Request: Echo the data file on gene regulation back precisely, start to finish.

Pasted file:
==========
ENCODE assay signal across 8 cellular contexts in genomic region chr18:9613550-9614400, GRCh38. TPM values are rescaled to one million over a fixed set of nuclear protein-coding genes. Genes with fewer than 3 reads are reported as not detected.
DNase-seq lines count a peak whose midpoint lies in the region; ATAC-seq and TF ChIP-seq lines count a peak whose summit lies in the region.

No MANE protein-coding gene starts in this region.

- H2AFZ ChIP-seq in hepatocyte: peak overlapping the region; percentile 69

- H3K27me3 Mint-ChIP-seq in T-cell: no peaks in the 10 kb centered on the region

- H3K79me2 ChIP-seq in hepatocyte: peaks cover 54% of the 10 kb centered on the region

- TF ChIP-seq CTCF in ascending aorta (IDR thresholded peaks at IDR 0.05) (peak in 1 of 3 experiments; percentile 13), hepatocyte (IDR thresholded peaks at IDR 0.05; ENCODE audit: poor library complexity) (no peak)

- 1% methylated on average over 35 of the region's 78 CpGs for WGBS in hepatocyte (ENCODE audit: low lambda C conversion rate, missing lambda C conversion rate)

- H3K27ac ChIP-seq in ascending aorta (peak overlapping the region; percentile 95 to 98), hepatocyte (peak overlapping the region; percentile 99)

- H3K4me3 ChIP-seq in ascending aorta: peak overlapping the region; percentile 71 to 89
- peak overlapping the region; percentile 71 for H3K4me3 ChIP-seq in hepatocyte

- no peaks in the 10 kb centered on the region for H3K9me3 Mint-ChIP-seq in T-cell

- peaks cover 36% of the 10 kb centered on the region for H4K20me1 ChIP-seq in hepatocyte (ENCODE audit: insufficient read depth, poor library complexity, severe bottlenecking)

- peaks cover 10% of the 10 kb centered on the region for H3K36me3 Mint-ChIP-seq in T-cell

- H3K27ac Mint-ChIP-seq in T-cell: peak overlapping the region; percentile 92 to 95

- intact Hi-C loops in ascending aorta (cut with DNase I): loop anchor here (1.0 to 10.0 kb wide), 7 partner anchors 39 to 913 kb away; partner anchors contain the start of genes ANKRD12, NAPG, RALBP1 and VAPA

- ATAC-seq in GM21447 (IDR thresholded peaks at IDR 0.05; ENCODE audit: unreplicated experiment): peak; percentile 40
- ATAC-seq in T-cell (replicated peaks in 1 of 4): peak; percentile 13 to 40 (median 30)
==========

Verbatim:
ENCODE assay signal across 8 cellular contexts in genomic region chr18:9613550-9614400, GRCh38. TPM values are rescaled to one million over a fixed set of nuclear protein-coding genes. Genes with fewer than 3 reads are reported as not detected.
DNase-seq lines count a peak whose midpoint lies in the region; ATAC-seq and TF ChIP-seq lines count a peak whose summit lies in the region.

No MANE protein-coding gene starts in this region.

- H2AFZ ChIP-seq in hepatocyte: peak overlapping the region; percentile 69

- H3K27me3 Mint-ChIP-seq in T-cell: no peaks in the 10 kb centered on the region

- H3K79me2 ChIP-seq in hepatocyte: peaks cover 54% of the 10 kb centered on the region

- TF ChIP-seq CTCF in ascending aorta (IDR thresholded peaks at IDR 0.05) (peak in 1 of 3 experiments; percentile 13), hepatocyte (IDR thresholded peaks at IDR 0.05; ENCODE audit: poor library complexity) (no peak)

- 1% methylated on average over 35 of the region's 78 CpGs for WGBS in hepatocyte (ENCODE audit: low lambda C conversion rate, missing lambda C conversion rate)

- H3K27ac ChIP-seq in ascending aorta (peak overlapping the region; percentile 95 to 98), hepatocyte (peak overlapping the region; percentile 99)

- H3K4me3 ChIP-seq in ascending aorta: peak overlapping the region; percentile 71 to 89
- peak overlapping the region; percentile 71 for H3K4me3 ChIP-seq in hepatocyte

- no peaks in the 10 kb centered on the region for H3K9me3 Mint-ChIP-seq in T-cell

- peaks cover 36% of the 10 kb centered on the region for H4K20me1 ChIP-seq in hepatocyte (ENCODE audit: insufficient read depth, poor library complexity, severe bottlenecking)

- peaks cover 10% of the 10 kb centered on the region for H3K36me3 Mint-ChIP-seq in T-cell

- H3K27ac Mint-ChIP-seq in T-cell: peak overlapping the region; percentile 92 to 95

- intact Hi-C loops in ascending aorta (cut with DNase I): loop anchor here (1.0 to 10.0 kb wide), 7 partner anchors 39 to 913 kb away; partner anchors contain the start of genes ANKRD12, NAPG, RALBP1 and VAPA

- ATAC-seq in GM21447 (IDR thresholded peaks at IDR 0.05; ENCODE audit: unreplicated experiment): peak; percentile 40
- ATAC-seq in T-cell (replicated peaks in 1 of 4): peak; percentile 13 to 40 (median 30)